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Monday, December 28, 2009

Butler's Religion

"Instinct then is the ultimate court of appeal. And what is instinct? It is a mode of faith in the evidence of things not actually seen." (Chapter 65)

Throughout the novel Butler shows his contempt for organized religion with repeated attack on the Church and members of the clergy. As the above quote illustrates, Butler believes that man should be guided by instinct, which directs one's faith. Man does not necessarily need to be taught what is right because one is inherently drawn to what is right. He further states that reasonable people "settle smaller matters by the exercise of their own deliberation." One's instinct can ultimately guide one to the proper solution. Therefore, faith need not be in a supernatural element of Christianity but in one's ability to derive instinctively the most beneficial way to deal with a circumstance.

According to Butler, a true Christian is "he who takes the highest and most self-respecting view of his own welfare which it is in his power to conceive, and adheres to it in spite of conventionality." (Chapter 68) Ernest's ability to see the impediment his relationship with his parents caused and his willingness to break off that relationship so that he could achieve his highest calling illustrates his Christianity. Ernest was able to make an honest assessment and, despite the pecuniary losses he would take, allowed his instinct, which had caused him to dislike his upbringing all along, to guide his way.

Sunday, December 6, 2009

Victorian Parenting

Ernest has to deal with a father that doesn't like children and a mother that loves her children as long as they obey their unloving father. One way in which Ernest is to obey his father is by entering the Church. Butler contends that parents misdirect their children, not only in picking their profession but also in arranging marriages. Christina invites all of Ernest's male friends to the home in order pick a husband for her daughter but finds something wrong with each of them. Though Ernest is able to break ties with his parents, his brother and sister, Joey and Charlotte, are like robots and agree with their parents about everything. They see Ernest as a lost sheep, rebelling against the tutelage of his father.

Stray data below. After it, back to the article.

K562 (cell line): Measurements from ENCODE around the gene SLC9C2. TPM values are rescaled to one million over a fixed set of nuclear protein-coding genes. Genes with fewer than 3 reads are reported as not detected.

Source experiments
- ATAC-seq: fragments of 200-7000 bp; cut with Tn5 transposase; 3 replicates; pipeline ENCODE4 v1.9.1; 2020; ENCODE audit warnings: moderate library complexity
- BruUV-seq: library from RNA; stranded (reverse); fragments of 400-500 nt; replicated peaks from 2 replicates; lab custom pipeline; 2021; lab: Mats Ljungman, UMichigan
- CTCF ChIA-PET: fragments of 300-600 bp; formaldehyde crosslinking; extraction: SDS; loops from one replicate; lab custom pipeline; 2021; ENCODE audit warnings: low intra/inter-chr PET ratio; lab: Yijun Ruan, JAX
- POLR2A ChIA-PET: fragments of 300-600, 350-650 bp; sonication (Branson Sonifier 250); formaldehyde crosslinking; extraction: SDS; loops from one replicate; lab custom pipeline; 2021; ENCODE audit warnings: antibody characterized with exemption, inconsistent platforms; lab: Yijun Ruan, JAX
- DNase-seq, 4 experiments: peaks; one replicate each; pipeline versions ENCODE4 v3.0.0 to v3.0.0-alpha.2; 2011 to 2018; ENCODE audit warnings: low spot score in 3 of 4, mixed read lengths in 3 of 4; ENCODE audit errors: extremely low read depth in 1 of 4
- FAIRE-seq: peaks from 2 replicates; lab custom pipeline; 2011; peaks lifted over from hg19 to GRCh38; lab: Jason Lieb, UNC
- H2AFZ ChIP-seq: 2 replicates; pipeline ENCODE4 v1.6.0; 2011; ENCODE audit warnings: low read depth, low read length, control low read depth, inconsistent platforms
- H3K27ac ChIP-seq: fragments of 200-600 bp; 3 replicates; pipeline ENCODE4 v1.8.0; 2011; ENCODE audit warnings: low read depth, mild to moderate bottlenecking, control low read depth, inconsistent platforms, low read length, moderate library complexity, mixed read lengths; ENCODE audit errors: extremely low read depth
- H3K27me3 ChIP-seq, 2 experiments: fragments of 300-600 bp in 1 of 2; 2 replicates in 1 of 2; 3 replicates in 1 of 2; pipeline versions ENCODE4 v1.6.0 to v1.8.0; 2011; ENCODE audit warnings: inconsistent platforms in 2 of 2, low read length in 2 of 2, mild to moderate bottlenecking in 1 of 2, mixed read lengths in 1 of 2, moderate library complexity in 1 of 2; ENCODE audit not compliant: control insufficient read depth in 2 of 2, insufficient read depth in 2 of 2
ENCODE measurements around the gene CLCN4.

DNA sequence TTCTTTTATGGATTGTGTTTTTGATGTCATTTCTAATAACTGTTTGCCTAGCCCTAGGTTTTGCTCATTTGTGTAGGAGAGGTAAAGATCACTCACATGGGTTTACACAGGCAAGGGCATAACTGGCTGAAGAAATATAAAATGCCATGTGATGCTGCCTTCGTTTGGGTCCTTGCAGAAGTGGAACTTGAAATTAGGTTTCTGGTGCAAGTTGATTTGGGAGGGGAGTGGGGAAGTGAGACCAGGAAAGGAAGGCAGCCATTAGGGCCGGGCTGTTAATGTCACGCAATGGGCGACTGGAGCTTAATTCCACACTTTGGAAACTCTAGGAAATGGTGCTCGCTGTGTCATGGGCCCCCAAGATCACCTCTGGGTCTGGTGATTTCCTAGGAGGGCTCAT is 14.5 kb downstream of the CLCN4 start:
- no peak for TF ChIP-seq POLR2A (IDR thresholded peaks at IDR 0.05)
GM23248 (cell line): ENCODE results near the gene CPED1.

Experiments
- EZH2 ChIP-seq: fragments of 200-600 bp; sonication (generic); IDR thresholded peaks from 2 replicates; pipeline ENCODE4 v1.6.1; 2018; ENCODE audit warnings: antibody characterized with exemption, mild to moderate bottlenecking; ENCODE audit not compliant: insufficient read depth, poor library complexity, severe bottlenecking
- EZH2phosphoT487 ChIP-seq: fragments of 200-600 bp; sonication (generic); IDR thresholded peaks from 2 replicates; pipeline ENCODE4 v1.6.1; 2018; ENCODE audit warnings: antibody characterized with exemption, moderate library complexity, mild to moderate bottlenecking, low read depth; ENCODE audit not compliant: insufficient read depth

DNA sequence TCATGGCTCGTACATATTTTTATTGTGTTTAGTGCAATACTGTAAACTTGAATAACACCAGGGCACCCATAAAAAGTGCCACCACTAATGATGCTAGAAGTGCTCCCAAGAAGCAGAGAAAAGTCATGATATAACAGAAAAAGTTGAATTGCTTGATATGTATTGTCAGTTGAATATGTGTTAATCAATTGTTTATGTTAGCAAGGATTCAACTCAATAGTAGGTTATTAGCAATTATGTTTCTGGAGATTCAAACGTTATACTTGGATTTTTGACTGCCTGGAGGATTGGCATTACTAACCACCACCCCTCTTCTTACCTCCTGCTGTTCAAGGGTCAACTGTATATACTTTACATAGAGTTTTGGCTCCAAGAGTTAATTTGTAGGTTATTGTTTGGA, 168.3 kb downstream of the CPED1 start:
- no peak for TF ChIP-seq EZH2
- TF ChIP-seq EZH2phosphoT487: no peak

One reason Ernest is able to escape his parents is that Butler provides him with new parents. His Aunt Althea elevates his company and encourages him to pursue his interest in music, while also allowing him to become financially independent of Theobald. Overton is like a father to Ernest and manages his money but unlike Theobald, does not constantly interfere with Ernest, but allows him to make mistakes and learn from them.

Ernest does not believe he will be a good father because of his upbringing and allows another family to raise his kids, though he sees them often. Ernest allsows his daughter to pick her husband and allows his so to pick his profession without suggesting that they do otherwise. He refuses to allow his parents to see his children, not wanting them to become tainted.

Butler upholds Towneley as the ideal type distinctly because he lost his parents at age two.

Wednesday, November 18, 2009

Casabianca in TWAF

In TWAF Theobald drills Ernest about the poem Casabianca:

"Then he (Ernest) thought of Casabianca. He had been examined in that poem by his father not long before. 'When only would he leave his position? To whom did he call? Did he get an answer? Why? How many times did he call upon his father? What happened to him? What was the noblest life that perished there? Do you think so? Why do you think so?'" (Chapter 29)

Casabianca is a 19th century poem by Felicia Hemans and it tells the story of young boy who refuses to leave a burning ship without the command of his father. His father, unbeknownst to the young boy, is already dead. The "young faithful heart" is eventually killed by an explosion but is honored for his loyalty to his father.

Butler, however, blames the father for the son's death.
"It never occurred to him that the moral of the poem was that young people cannot begin too soon to exercise discretion in the obedience they pay to their Papa and Mamma."

Had the boy used discretion, he would not have died. Butler further uses Ernest to show the consequences of having not used discretion in one's obedience to his parents. One consequence is that Ernest would not have been as gullible, believing everything he is told. Ernest is unstable and vacillates between goals because he is tossed to and fro by every new wind of doctrine to which he is introduced.